Researchers Identify Ways to Build Clinician-Investigator Workforce
Alison K. Hall, PhD, associate dean for research workforce development at the George Washington University (GW) School of Medicine and Health Sciences, and collaborators at the National Institutes of Health (NIH), published an article in Academic Medicine exploring the clinician-investigators workforce.
Clinician-investigators serve an important role offering knowledge and perspective that benefits research on basic science mechanisms, improved diagnostic and therapeutic approaches, population and outcomes medicine, health policy, and health services. However, there are few clinically trained health professionals that pursue a research-centered career.
“It’s important that we build and sustain the clinician-investigator workforce. Frankly our lives depend on it,” said Hall. “There are a number of challenges that keep medical professionals from pursuing careers in research, and we must find new ways to overcome those challenges.”
Those challenges include the duration of required clinical training, limited research opportunities, high levels of educational debt, balancing the dual obligations and rewards of clinical care and research, competition for funding, and the need for leadership development after training.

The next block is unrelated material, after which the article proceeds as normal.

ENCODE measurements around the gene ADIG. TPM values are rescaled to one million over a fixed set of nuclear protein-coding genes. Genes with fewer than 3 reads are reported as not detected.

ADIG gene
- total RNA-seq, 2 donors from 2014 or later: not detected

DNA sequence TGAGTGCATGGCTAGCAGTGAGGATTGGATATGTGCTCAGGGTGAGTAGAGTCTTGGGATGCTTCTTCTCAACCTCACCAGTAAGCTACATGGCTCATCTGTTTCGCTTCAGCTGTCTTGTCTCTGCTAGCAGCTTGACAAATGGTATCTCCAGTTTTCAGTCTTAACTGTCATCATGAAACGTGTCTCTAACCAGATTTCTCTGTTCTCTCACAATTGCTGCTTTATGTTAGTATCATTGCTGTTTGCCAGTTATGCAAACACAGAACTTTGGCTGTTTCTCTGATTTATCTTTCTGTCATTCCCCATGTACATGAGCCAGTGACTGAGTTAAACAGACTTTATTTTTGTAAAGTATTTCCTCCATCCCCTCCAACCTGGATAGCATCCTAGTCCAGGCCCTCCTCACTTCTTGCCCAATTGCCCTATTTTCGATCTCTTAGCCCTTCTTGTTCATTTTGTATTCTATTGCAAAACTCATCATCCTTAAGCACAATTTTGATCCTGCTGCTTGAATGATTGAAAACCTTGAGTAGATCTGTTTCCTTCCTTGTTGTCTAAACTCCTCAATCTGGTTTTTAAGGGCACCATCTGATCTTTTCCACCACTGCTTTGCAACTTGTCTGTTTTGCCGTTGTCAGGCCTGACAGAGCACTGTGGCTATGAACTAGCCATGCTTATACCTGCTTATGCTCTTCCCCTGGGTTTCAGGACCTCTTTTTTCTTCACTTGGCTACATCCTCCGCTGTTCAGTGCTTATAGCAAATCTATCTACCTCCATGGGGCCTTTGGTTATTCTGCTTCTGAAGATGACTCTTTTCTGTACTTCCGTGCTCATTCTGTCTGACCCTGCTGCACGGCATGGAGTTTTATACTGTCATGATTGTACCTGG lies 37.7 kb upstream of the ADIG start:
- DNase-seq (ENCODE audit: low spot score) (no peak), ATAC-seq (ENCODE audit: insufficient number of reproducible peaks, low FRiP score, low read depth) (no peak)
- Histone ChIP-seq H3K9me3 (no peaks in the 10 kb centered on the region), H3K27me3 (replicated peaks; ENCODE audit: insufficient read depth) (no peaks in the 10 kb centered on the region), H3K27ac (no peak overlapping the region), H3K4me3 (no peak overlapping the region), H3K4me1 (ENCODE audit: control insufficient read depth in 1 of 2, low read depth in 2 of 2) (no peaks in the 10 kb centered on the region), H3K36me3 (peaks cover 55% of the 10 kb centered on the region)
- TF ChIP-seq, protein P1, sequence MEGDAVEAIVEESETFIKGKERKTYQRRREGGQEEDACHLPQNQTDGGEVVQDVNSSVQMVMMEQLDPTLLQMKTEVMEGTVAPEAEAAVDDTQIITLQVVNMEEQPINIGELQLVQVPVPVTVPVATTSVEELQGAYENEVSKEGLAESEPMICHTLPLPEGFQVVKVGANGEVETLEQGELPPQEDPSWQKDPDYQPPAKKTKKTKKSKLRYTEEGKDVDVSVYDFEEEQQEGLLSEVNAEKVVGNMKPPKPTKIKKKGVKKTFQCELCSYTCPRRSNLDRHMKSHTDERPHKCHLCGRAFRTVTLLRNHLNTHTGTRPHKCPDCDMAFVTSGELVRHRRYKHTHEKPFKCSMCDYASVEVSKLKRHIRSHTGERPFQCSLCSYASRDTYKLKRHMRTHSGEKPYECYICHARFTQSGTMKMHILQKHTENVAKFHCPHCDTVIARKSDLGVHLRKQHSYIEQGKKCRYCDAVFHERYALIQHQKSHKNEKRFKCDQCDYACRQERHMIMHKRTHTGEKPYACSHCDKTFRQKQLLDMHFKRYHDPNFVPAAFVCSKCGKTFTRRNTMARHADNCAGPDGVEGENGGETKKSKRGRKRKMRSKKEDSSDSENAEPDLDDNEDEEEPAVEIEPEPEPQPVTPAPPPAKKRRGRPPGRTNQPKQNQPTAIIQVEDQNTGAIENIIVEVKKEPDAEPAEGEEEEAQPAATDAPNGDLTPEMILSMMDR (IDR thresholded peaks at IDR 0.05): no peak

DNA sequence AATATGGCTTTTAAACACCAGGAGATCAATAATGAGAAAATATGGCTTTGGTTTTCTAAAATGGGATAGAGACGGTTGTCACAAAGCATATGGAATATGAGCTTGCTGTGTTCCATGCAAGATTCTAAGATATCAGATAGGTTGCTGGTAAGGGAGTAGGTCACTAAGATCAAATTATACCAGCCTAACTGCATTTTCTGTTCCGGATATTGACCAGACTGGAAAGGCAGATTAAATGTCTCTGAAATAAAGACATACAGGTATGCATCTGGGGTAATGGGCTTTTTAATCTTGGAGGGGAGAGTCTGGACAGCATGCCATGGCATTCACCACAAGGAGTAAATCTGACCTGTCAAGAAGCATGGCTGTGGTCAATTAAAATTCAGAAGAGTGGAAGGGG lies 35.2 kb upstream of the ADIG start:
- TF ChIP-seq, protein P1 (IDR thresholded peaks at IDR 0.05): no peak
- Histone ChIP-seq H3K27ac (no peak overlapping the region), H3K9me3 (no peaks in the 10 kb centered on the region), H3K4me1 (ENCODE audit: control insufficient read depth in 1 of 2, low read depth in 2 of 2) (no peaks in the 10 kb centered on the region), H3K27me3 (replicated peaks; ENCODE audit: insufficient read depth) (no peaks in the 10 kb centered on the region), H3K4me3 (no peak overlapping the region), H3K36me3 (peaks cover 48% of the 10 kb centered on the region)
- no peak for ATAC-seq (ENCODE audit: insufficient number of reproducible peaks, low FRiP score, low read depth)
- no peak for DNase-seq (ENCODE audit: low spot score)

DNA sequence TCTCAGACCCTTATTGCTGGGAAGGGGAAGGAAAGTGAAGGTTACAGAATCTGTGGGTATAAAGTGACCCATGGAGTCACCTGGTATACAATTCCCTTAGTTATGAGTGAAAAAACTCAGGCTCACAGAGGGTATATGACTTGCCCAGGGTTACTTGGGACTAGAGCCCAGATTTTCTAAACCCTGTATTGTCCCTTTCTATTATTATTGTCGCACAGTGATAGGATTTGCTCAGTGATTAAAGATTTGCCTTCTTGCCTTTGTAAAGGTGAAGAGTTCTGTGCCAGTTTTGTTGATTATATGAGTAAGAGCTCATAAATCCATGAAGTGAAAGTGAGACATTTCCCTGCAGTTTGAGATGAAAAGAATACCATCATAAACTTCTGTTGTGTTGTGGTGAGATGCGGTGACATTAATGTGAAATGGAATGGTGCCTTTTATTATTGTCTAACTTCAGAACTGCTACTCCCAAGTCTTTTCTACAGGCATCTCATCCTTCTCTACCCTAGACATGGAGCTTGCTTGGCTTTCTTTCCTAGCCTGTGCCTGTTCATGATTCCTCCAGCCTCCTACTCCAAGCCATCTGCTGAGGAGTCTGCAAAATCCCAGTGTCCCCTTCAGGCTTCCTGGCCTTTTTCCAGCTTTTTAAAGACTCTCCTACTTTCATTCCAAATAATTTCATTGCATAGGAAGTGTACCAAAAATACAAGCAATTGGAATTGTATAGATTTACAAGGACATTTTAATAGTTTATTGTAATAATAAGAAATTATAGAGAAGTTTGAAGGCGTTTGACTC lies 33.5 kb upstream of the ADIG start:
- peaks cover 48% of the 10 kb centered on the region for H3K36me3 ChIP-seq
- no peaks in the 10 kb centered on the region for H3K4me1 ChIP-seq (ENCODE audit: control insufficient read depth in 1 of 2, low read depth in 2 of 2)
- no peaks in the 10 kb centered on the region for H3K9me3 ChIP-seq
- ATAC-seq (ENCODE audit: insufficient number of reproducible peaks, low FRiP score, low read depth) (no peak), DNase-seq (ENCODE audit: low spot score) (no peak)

The article looks at literature and current approaches to training clinician-investigators and identifies particular approaches that have shown promising outcomes. The researchers recommend adopting and expanding effective programs to support the research workforce.
NIH workshops in 2016 looking at potential pilot programs revealed three priorities for future programs: support for research in residency, new research “on-ramps” for health professionals at varying career stages, and national networks to diversify and sustain clinician-investigator faculty.
“In order for these programs and initiatives to be successful, wide support across the various stakeholders is necessary,” Hall explained. “Protected time alone is not enough without research networks, mentoring, core resources, and professional development. I’m interested in what will work at GW.”
While the support from the NIH is valuable to the success of these programs, the article also points to necessary support from academic health centers, medical licensing and certification boards, professional societies, and the clinician-investigators themselves.
The article “Clinician-Investigator Training and the Need to Pilot New Approaches to Recruiting and Retaining this Workforce” in Academic Medicine can be found at http://journals.lww.com/academicmedicine/Abstract/publishahead/Clinician_Investigator_Training_and_the_Need_to.98155.aspx.
The article will also be featured in the Academic Medicine print edition with invited commentary by Ross McKinney Jr., MD, chief scientific officer at the Association of American Medical Colleges.